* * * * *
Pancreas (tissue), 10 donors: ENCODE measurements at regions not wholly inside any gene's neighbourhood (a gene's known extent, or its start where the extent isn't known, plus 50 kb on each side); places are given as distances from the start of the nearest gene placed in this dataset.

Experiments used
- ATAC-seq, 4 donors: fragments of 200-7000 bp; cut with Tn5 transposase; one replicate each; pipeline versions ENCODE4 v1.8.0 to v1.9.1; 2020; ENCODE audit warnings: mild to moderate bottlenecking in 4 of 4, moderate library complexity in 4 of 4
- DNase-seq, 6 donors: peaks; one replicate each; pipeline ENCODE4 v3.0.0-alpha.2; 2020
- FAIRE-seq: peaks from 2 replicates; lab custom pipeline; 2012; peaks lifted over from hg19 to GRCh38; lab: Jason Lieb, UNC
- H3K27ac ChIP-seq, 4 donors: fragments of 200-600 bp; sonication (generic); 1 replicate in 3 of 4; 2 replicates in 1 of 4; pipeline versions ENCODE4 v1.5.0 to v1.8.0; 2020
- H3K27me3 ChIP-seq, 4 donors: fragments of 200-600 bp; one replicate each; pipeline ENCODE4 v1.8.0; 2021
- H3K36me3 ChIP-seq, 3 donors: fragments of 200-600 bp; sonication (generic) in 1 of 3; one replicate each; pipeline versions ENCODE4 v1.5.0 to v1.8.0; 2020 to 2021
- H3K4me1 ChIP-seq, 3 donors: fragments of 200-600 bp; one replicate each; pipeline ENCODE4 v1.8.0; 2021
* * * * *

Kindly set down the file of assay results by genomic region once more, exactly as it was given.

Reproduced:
Pancreas (tissue), 10 donors: ENCODE measurements at regions not wholly inside any gene's neighbourhood (a gene's known extent, or its start where the extent isn't known, plus 50 kb on each side); places are given as distances from the start of the nearest gene placed in this dataset.

Experiments used
- ATAC-seq, 4 donors: fragments of 200-7000 bp; cut with Tn5 transposase; one replicate each; pipeline versions ENCODE4 v1.8.0 to v1.9.1; 2020; ENCODE audit warnings: mild to moderate bottlenecking in 4 of 4, moderate library complexity in 4 of 4
- DNase-seq, 6 donors: peaks; one replicate each; pipeline ENCODE4 v3.0.0-alpha.2; 2020
- FAIRE-seq: peaks from 2 replicates; lab custom pipeline; 2012; peaks lifted over from hg19 to GRCh38; lab: Jason Lieb, UNC
- H3K27ac ChIP-seq, 4 donors: fragments of 200-600 bp; sonication (generic); 1 replicate in 3 of 4; 2 replicates in 1 of 4; pipeline versions ENCODE4 v1.5.0 to v1.8.0; 2020
- H3K27me3 ChIP-seq, 4 donors: fragments of 200-600 bp; one replicate each; pipeline ENCODE4 v1.8.0; 2021
- H3K36me3 ChIP-seq, 3 donors: fragments of 200-600 bp; sonication (generic) in 1 of 3; one replicate each; pipeline versions ENCODE4 v1.5.0 to v1.8.0; 2020 to 2021
- H3K4me1 ChIP-seq, 3 donors: fragments of 200-600 bp; one replicate each; pipeline ENCODE4 v1.8.0; 2021